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Professor of Muscle and Joint Health, University of Southern Denmark

PhD (1999) and Associate Professor (2003) Lund University, Sweden
Professor and Head of Research, Musculoskeletal Function and Physiotherapy and Center for Muscle and Joint Health, Department of Sports and Clinical Biomechanics, University of Southern Denmark (2007--); Honorary Professorial Fellow, Melbourne University, Melbourne, Australia (2010-20). Adjunct Professor, LaTrobe University, Melbourne Australia (2015-18).

Professor Roos has a passion for advancing the frontiers of knowledge in muscle and joint health to improve the quality of life of those with musculoskeletal disease and to improve health care delivery for these conditions. Her focus is on patient involvement, non-surgical and surgical treatments and clinical care pathways.

A decade ago Professor Roos and colleagues started to investigate the evidence underpinning the outcomes from arthroscopic knee surgery. When they found very little evidence to support the ever-increasing frequency of these surgical procedures, they started investigation of the efficacy of arthroscopic surgery compared with sham surgery or structured exercises through a series of high quality randomised controlled trials performed in collaboration with Danish and Norwegian orthopaedic surgeons and physiotherapists. To the surprise of many and the concern of some, the results of these and other research projects have found that arthroscopic surgery for the degenerative knee is no better than sham surgery or non-surgical treatments for improving pain and loss of function.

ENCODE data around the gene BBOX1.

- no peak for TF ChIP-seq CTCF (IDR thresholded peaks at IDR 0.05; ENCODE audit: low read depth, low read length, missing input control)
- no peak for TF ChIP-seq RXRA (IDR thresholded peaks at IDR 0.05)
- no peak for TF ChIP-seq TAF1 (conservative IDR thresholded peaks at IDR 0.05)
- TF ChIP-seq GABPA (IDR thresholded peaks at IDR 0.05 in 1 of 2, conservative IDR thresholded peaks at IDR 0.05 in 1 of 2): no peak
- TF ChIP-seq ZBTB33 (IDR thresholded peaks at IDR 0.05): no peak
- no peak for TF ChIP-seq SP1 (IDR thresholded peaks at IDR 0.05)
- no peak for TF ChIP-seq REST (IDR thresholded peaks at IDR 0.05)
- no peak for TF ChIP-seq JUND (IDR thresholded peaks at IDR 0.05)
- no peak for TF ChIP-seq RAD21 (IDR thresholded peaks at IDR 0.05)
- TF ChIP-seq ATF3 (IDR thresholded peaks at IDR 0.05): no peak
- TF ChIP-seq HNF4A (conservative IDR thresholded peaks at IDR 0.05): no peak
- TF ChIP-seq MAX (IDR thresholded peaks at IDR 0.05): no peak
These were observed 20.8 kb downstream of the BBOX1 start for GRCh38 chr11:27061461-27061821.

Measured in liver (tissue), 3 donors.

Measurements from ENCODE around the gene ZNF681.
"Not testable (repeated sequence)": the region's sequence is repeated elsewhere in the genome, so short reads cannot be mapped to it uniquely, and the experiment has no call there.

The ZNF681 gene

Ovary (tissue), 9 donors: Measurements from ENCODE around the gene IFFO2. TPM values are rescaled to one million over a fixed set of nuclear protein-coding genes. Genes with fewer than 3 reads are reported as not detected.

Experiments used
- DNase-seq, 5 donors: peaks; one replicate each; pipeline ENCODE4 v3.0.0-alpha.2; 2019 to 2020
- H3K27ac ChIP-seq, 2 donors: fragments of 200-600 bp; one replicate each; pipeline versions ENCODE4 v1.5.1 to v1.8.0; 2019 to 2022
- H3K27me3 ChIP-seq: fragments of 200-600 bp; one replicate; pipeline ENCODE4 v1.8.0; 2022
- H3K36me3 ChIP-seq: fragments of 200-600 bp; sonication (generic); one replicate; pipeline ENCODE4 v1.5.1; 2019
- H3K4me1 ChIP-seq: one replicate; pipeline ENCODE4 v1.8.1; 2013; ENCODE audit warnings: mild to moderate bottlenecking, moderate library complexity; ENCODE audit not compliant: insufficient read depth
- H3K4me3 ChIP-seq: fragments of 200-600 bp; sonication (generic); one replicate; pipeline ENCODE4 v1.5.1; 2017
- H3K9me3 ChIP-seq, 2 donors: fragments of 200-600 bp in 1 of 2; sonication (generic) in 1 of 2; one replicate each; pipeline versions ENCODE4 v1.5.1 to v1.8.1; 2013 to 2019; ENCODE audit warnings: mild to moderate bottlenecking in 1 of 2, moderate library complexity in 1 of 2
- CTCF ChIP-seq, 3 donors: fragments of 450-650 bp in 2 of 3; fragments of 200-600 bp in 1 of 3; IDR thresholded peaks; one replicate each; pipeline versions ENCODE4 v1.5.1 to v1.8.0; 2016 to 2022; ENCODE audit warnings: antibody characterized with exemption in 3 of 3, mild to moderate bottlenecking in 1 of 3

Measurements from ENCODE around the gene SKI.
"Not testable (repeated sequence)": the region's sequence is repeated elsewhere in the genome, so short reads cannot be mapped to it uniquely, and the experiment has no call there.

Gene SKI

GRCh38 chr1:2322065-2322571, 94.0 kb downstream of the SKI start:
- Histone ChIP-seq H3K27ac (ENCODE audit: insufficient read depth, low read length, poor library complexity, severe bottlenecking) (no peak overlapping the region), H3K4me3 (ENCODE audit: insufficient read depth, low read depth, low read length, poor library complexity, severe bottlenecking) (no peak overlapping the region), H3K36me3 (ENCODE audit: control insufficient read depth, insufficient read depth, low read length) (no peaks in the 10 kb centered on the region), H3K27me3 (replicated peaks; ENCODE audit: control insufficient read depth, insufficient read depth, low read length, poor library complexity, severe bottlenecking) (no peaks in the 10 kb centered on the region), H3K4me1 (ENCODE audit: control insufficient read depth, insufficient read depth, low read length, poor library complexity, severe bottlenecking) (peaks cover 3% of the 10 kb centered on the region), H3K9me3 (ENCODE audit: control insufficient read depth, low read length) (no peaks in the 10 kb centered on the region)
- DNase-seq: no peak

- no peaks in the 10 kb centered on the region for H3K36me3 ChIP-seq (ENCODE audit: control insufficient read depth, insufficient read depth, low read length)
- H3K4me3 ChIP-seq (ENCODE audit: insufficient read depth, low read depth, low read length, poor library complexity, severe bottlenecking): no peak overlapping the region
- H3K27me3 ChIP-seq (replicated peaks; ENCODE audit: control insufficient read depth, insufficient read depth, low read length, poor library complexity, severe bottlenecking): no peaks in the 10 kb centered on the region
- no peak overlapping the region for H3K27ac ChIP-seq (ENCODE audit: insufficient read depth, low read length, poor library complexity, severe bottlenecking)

Professor Roos is an internationally leading researcher and change agent in the field of musculoskeletal health. She has been able to both produce high-impact clinical research and translate that research into clinical tools that are easily and effectively implemented in hospitals, primary care clinics and even community settings in municipalities. She has also served as an expert on clinical guideline committees for osteoarthritis (Sweden and Norway 2003, Sweden 2012, 2017--, Osteoarthritis Research Society International 2014, China 2017), knee osteoarthritis (Denmark 2012) and meniscus pathology (Denmark 2015), thereby impacting the delivery of clinical care in the Nordic countries and worldwide.

One of the principal outcomes from her research has been the development of the Good Life with osteoArthritis in Denmark (GLA:D®) project for people with knee and hip pain. The GLA:D® project is an outstanding example of how to successfully implement evidence-based clinical guidelines in primary health care practice and municipalities. Its underlying principles focus on patient education, patient empowerment, exercises and self-management. Since 2013, more than 1000 clinicians nationwide have been trained in delivering GLA:D® care to about 30,000 patients, who report remarkable improvements in health in terms of less pain, less disability, consumption of less pain medication, increase in physical activity, reduced sick leave and return to work ( The GLA:D® project now serves as a template for establishing similar initiatives in other countries including Canada (2015), Australia (2016) and China (2017).